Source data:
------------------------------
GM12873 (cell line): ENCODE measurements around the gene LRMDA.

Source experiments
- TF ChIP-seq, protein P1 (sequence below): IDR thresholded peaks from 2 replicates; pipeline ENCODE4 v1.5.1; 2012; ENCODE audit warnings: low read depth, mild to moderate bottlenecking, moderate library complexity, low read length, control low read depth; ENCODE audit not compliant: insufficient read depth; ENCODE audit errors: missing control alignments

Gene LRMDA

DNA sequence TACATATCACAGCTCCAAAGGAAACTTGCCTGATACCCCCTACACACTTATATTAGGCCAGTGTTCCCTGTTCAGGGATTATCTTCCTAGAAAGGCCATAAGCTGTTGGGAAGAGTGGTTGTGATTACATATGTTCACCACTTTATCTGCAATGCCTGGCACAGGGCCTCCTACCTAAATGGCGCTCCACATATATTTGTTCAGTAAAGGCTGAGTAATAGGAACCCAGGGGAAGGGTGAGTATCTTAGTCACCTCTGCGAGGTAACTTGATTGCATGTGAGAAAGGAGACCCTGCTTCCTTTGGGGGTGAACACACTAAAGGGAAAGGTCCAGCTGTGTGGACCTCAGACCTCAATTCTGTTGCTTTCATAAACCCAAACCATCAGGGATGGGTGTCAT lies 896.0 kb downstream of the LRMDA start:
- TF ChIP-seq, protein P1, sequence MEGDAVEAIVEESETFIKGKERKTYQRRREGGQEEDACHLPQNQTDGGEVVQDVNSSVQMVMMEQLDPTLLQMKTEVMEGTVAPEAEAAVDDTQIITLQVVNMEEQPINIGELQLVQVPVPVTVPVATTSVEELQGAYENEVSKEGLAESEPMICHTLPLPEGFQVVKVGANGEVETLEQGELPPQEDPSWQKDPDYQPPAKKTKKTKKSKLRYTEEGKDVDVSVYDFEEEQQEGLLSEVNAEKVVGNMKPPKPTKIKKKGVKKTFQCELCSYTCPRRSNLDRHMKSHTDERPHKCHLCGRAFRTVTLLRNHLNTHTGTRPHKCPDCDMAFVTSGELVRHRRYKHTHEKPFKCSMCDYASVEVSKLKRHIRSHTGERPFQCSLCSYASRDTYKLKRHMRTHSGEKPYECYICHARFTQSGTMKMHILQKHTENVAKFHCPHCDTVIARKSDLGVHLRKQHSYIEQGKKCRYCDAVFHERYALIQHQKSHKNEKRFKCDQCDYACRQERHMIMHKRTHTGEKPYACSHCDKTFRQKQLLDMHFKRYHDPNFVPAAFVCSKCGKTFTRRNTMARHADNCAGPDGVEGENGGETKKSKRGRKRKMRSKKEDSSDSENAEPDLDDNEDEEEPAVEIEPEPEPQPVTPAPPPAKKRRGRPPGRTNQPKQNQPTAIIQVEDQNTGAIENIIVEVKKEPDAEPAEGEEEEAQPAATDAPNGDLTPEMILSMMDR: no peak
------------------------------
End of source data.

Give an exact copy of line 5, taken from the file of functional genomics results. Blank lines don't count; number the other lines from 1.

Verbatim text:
DNA sequence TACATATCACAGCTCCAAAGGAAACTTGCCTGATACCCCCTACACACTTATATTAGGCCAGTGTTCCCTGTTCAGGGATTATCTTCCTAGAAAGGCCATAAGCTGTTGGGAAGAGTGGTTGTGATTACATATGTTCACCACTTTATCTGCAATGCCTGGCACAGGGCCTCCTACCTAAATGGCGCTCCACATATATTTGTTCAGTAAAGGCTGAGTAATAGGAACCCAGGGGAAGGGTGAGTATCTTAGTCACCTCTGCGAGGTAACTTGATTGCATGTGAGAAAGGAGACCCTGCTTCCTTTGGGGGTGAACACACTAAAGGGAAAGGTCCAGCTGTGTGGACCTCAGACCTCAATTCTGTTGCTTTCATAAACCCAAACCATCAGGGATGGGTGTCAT lies 896.0 kb downstream of the LRMDA start: